An ethically appropriate governing condition of a doctor's prescribing behaviour, for example, is a commitment to acting in their patients’ best interests, whether or not a doctor also has feelings of concern for the patient among their motives in prescribing the requisite medication for the patient. Doctors are expected to maintain therapeutic relationships with their patients.v And, for a doctor–patient relationship to qualify as a therapeutic relationship, it must not only promote the patient's health, but it must also be one where the doctor is guided or governed in their clinical decision-making by a commitment to serving their patient's best health interests. For example, a doctor whose prescribing decisions in environments of legalised pharmaceutical DTCA are governed by a commitment to meeting their patient's medication requests, despite any strong misgivings about the clinical appropriateness of those requests, arguably does not have a therapeutic relationship with that patient (whatever the long-term outcomes for the patient of their receiving all of the requested medications).vi So, empirical studies of the extent to which doctors in such environments are acquiescing to such requests in those circumstances are clearly crucial to understanding the impact of legalised pharmaceutical DTCA on doctor–patient relationships.16 And, because the nature of doctor–patient relationships is defined (as therapeutic or otherwise) in part by their governing conditions, which are also some of the key normative dispositions involved in virtues, it follows that doctors’ medical virtues (or lack thereof) are shown in the nature of the doctor–patient relationships that they develop and maintain with their patients.vii Therefore, when states support (or fail to support) doctors developing and maintaining therapeutic relationships with their patients, states are thereby supporting (or failing to support) doctors having and acting on the medical virtues which they committed to having when they joined the profession. Here again, empirical research in moral and social psychology is indispensable. For virtue ethics could support not only stricter regulation (or even prohibition) of such advertising (so that patients have a better grasp of the risks and benefits of the advertised drugs they might be requesting), but it could also support steps being taken by the state to strengthen doctors’ medical virtues so that they are less inclined to acquiesce to such requests—and empirical research may reveal that both situational and character or dispositional factors have a role to play in such efforts.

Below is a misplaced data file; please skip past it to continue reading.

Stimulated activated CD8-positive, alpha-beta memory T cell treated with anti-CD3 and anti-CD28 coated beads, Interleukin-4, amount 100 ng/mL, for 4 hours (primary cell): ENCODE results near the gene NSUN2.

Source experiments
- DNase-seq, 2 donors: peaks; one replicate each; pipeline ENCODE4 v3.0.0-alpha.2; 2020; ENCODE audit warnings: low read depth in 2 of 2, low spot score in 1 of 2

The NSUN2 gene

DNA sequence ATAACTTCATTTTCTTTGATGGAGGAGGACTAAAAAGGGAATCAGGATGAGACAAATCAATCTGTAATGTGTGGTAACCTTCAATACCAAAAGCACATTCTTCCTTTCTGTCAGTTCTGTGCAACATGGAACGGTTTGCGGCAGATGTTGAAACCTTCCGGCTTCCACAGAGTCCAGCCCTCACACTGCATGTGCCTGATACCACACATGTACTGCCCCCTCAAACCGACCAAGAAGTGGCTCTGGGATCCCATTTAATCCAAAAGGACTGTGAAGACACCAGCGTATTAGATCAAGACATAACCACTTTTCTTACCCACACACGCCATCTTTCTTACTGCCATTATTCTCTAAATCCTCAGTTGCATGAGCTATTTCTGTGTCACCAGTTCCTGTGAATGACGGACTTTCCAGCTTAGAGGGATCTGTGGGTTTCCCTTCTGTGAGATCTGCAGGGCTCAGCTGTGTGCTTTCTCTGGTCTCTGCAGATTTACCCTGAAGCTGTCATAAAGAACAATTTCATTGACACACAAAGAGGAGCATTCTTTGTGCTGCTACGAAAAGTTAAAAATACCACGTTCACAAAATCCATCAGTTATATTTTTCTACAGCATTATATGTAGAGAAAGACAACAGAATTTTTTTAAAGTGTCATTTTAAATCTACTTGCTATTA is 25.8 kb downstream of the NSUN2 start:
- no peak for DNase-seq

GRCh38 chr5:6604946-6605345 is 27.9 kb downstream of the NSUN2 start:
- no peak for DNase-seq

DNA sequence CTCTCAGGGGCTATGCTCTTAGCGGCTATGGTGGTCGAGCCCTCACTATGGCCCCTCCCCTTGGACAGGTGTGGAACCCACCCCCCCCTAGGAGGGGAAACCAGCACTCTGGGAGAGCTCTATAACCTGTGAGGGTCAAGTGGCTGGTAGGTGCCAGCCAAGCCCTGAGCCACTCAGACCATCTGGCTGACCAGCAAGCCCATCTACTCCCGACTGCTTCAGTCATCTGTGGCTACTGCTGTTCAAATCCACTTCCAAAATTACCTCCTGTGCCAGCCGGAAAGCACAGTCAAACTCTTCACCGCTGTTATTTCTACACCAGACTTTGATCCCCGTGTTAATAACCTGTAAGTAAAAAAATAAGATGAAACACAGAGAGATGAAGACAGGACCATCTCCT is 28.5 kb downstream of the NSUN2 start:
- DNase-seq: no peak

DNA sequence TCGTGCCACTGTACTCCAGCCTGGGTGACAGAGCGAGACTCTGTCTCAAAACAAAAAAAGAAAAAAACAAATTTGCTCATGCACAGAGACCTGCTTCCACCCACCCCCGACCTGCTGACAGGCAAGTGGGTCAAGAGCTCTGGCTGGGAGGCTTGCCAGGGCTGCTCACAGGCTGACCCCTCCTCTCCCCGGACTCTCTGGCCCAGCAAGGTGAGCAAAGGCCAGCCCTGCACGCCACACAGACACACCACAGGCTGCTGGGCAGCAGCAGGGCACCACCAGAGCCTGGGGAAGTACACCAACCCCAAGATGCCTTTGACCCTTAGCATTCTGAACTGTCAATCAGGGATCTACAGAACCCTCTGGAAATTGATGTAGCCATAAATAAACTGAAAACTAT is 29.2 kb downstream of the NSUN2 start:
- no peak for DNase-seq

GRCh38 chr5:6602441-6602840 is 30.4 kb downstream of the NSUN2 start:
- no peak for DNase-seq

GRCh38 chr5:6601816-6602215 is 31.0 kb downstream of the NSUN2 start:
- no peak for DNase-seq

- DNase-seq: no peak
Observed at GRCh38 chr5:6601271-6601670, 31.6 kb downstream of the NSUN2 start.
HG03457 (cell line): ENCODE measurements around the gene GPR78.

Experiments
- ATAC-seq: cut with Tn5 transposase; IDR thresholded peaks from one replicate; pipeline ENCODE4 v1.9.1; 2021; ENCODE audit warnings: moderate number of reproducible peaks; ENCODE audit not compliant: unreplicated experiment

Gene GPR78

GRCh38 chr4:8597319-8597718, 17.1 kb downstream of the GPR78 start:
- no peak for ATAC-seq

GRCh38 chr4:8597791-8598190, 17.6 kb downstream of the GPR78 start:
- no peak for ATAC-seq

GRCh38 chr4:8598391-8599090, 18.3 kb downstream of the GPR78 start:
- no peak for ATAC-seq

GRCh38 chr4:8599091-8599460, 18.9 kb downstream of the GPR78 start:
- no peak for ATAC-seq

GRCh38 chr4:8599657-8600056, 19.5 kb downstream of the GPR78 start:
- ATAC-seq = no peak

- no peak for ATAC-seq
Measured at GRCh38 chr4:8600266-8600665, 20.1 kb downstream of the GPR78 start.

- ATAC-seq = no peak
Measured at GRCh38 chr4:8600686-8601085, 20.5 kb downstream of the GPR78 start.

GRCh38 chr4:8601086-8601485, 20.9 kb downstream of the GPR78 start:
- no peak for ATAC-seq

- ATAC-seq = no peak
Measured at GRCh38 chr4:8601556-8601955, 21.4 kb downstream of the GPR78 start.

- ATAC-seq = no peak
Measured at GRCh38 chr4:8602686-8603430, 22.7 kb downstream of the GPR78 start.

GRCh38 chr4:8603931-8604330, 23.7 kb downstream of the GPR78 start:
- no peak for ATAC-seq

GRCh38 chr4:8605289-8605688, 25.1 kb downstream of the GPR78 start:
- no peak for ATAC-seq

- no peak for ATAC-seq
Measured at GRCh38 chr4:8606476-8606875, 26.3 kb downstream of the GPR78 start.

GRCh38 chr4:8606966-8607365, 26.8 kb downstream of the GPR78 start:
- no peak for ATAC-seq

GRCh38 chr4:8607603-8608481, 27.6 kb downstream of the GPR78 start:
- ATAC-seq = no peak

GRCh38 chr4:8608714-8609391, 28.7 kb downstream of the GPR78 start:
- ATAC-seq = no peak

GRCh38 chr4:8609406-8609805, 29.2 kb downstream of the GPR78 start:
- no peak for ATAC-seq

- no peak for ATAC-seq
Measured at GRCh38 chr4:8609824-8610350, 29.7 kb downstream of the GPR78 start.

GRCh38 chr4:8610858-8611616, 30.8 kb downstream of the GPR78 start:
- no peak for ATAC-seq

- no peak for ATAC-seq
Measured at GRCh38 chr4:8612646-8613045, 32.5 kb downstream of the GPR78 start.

Good medical ethics in the virtue ethics tradition makes extensive use of empirical research, both in developing a well-grounded moral psychology of medical virtue, and in checking how proposed action-guidance might help or hinder doctors in serving the proper goals of medicine. This reciprocal relationship between theory and practice echoes Aristotle's own methodology in ethics,17 where he regularly compares his provisional conclusions about eudaimonia with his observations about the flourishing or otherwise of individuals in human communities. Virtue ethics is well known for proceeding ‘from the inside out’, but it is also important to appreciate that taking ethical prescriptions outside into the complex and difficult world of medical practice can often tell us as much about the pros and cons of those prescriptions as it can about how medical practice should be reformed.
Competing interests None.
Provenance and peer review Commissioned; internally peer reviewed.
↵i I am here referring to stand-alone virtue ethics approaches to medical ethics, rather than to virtue theories provided as necessary supplements to what are fundamentally deontological or utilitarian approaches.
↵ii It will be important to monitor whether the new US Open Payments program, introduced in September 2014, is any more successful at curbing this undue influence (see: http://www.cms.gov/openpayments/index.html).
↵iii Gilbert Ryle refers to verbs such as ‘win’, ‘find’, and ‘prove’ as ‘success words’ or ‘achievement words’, and he comments that ‘in applying an achievement verb we are asserting that some state of affairs obtains over and above that which consists in the performance, if any, of the subservient task activity’ (143-4).11 Compare, for example, ‘kicking’ with ‘scoring’. See also Christine Swanton's discussion of the importance of ‘hitting the target’ of the contextually-relevant virtue, in reference 12.
↵iv ‘Reasoning about moral questions should start by asking what we would be doing if we followed a certain proposal. And what we would be doing is bringing about certain consequences. So what we have to ask first is: what consequences would we be bringing about if we followed it? That is what any responsible government, and any responsible committee advising a government has to ask first’ (See reference 14).
↵v See, for example, the Australian Medical Association's (AMA) current Code of Ethics, which advises that doctors must ‘Recognise that an established therapeutic relationship between doctor and patient must be respected’ (1.1.14) (https://ama.com.au/codeofethics).
↵vi For an elaboration of this argument, see reference 15.
↵vii Perhaps not just any change from a relationship being therapeutic will indicate the presence or absence of medical virtue in the doctor in question. For instance, it might be implausible to describe a relationship as therapeutic where a doctor has been prescribing a course of medication which unforeseeably turns out to significantly harm the patient, though such an outcome may have little, if anything, to do with the presence or absence of medical virtue in the doctor.